Home Equity Scams:
Do you own your home? If so, it's likely to be your greatest single asset. Unfortunately, if you agree to a loan that's based on the equity you have in your home, you may be putting your most valuable asset at risk.
Homeowners—particularly elderly, minority and those with low incomes or poor credit—should be careful when borrowing money based on their home equity. Why? Certain abusive or exploitative lenders target these borrowers, who unwittingly may be putting their home on the line.
Abusive lending practices range from equity stripping and loan flipping to hiding loan terms and packing a loan with extra charges. The Federal Trade Commission urges you to be aware of these loan practices to avoid losing your home.
You need money. You don't have much income coming in each month. You have built up equity in your home. A lender tells you that you could get a loan, even though you know your income is just not enough to keep up with the monthly payments. The lender encourages you to "pad" your income on your application form to help get the loan approved.
This lender may be out to steal the equity you have built up in your home. The lender doesn't care if you can't keep up with the monthly payments. As soon as you don't, the lender will foreclose—taking your home and stripping you of the equity you have spent years building. If you take out a loan but don't have enough income to make the monthly payments, you are being set up. You probably will lose your home.
Hidden Loan Terms: The Balloon Payment
You've fallen behind in your mortgage payments and may face foreclosure. Another lender offers to save you from foreclosure by refinancing your mortgage and lowering your monthly payments. Look carefully at the loan terms. The payments may be lower because the lender is offering a loan on which you repay only the interest each month. At the end of the loan term, the principal—that is, the entire amount that you borrowed—is due in one lump sum called a balloon payment. If you can't make the balloon payment or refinance, you face foreclosure and the loss of your home.
Suppose you've had your mortgage for years. The interest rate is low and the monthly payments fit nicely into your budget, but you could use some extra money. A lender calls to talk about refinancing, and using the availability of extra cash as bait, claims it's time the equity in your home started "working" for you. You agree to refinance your loan. After you've made a few payments on the loan, the lender calls to offer you a bigger loan for, say, a vacation. If you accept the offer, the lender refinances your original loan and then lends you additional money. In this practice—often called "flipping"—the lender charges you high points and fees each time you refinance, and may increase your interest rate as well. If the loan has a prepayment penalty, you will have to pay that penalty each time you take out a new loan.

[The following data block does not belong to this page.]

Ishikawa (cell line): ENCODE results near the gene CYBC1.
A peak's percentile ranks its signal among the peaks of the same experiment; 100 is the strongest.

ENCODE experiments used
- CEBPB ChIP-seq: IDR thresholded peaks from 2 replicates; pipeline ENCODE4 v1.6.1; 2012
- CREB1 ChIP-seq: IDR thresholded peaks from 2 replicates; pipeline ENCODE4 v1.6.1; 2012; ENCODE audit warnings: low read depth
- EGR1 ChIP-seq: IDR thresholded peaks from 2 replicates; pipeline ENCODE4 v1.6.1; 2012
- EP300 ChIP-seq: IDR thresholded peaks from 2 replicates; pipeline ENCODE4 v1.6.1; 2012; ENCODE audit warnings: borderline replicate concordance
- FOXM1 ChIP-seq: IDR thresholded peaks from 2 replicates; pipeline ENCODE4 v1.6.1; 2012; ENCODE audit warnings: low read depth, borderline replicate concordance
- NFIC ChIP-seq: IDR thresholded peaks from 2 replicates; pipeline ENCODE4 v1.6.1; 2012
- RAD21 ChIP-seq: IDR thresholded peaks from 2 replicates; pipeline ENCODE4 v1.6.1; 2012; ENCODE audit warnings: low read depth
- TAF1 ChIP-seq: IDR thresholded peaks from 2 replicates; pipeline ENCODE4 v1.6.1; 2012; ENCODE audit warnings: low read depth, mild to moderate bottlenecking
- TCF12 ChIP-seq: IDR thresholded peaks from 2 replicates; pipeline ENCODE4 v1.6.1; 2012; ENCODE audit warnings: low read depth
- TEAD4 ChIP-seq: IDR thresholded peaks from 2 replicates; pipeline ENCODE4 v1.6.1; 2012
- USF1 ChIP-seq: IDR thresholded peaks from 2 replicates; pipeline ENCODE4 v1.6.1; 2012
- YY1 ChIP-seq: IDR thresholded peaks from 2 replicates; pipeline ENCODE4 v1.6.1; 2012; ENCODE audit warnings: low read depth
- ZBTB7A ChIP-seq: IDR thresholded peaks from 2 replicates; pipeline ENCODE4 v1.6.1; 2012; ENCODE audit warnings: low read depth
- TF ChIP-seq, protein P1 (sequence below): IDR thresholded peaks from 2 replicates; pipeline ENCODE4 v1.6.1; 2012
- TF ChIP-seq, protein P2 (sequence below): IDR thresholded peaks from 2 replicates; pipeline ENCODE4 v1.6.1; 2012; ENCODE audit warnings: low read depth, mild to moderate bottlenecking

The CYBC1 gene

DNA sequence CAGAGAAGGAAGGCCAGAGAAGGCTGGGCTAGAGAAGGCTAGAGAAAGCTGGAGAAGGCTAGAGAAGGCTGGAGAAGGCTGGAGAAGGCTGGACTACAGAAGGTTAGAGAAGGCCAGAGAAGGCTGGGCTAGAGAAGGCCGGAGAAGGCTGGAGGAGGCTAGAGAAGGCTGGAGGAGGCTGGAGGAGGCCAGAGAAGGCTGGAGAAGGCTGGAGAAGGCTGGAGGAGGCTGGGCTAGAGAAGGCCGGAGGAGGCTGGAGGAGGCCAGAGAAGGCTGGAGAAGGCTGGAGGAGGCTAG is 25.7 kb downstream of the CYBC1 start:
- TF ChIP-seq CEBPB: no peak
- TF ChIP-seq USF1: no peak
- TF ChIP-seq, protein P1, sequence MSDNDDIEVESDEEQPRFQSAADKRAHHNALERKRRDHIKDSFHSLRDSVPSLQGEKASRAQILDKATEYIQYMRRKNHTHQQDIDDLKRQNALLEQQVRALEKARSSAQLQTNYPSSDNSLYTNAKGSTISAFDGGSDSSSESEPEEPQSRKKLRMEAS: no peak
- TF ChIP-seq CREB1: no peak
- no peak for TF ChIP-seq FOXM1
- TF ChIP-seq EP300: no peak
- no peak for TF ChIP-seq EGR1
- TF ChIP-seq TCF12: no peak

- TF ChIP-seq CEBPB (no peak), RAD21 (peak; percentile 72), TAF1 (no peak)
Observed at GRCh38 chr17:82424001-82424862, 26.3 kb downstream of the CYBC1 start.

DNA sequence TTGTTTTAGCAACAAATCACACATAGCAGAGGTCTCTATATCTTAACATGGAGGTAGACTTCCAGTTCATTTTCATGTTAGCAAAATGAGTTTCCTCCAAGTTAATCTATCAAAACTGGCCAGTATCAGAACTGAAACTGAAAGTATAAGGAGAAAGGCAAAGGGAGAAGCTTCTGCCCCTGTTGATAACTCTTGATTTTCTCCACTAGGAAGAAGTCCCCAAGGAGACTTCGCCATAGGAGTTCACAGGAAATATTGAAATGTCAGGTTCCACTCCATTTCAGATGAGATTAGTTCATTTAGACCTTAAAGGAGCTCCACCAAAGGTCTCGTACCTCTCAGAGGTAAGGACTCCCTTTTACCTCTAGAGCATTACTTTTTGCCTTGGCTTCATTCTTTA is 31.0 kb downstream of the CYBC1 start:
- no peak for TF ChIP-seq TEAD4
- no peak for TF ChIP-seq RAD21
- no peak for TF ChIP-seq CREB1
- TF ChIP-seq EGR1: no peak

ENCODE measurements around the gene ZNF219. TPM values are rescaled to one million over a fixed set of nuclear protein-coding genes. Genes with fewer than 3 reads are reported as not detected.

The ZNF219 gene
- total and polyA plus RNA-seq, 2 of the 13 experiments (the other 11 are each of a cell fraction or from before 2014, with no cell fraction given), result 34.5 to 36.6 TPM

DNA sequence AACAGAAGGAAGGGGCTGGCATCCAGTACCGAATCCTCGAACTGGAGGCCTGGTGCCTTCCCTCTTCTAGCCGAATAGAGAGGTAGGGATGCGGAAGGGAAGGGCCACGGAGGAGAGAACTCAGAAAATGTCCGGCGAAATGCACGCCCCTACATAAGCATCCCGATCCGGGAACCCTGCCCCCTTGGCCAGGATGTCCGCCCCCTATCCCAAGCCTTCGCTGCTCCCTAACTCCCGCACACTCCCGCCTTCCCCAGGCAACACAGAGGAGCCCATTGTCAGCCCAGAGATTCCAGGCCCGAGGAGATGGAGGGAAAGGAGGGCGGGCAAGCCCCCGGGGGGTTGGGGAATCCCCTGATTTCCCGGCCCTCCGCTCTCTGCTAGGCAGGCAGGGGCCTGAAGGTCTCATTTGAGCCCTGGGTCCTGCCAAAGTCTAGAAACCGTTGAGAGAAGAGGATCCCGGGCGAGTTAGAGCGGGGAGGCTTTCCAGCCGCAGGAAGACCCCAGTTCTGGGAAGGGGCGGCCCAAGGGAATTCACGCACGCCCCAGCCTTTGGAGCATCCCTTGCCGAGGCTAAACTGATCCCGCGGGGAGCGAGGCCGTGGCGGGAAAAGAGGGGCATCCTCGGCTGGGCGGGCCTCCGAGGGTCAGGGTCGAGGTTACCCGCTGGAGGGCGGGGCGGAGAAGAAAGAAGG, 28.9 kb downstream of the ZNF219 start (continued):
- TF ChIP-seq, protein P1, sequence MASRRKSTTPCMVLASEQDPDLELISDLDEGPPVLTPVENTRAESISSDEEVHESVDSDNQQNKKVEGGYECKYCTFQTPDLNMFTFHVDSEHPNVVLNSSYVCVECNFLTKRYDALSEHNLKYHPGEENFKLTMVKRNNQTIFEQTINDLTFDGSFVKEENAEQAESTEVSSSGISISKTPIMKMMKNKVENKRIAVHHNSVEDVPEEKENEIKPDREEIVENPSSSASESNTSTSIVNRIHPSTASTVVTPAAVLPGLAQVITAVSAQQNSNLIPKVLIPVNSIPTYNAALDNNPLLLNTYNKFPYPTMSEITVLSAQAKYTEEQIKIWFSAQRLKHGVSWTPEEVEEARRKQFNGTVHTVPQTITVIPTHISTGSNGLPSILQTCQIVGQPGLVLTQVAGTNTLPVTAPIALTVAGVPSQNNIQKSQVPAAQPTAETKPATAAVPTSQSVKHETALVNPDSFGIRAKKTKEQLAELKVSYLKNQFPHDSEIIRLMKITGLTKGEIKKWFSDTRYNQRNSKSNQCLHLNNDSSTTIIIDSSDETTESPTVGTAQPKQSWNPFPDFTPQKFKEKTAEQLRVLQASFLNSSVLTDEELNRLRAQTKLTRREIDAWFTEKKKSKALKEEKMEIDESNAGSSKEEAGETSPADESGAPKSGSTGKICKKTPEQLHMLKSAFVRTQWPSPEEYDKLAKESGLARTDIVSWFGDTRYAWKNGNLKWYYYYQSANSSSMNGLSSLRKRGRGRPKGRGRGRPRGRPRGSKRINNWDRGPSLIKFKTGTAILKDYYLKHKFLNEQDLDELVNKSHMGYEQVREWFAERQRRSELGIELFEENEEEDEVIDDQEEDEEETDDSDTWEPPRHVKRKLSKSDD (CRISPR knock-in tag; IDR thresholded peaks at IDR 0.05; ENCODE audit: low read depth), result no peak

You now have some extra money and a lot more debt, stretched out over a longer time. The extra cash you receive may be less than the additional costs and fees you were charged for the refinancing. And what's worse, you are now paying interest on those extra fees charged in each refinancing. Long story short? With each refinancing, you've increased your debt and probably are paying a very high price for some extra cash. After a while, if you get in over your head and can't pay, you could lose your home.
The "Home Improvement" Loan
A contractor calls or knocks on your door and offers to install a new roof or remodel your kitchen at a price that sounds reasonable. You tell him you're interested, but can't afford it. He tells you it's no problem—he can arrange financing through a lender he knows. You agree to the project, and the contractor begins work. At some point after the contractor begins, you are asked to sign a lot of papers. The papers may be blank or the lender may rush you to sign before you have time to read what you've been given. The contractor threatens to leave the work on your house unfinished if you don't sign. You sign the papers. Only later, you realize that the papers you signed are a home equity loan. The interest rate, points and fees seem very high. To make matters worse, the work on your home isn't done right or hasn't been completed, and the contractor, who may have been paid by the lender, has little interest in completing the work to your satisfaction.
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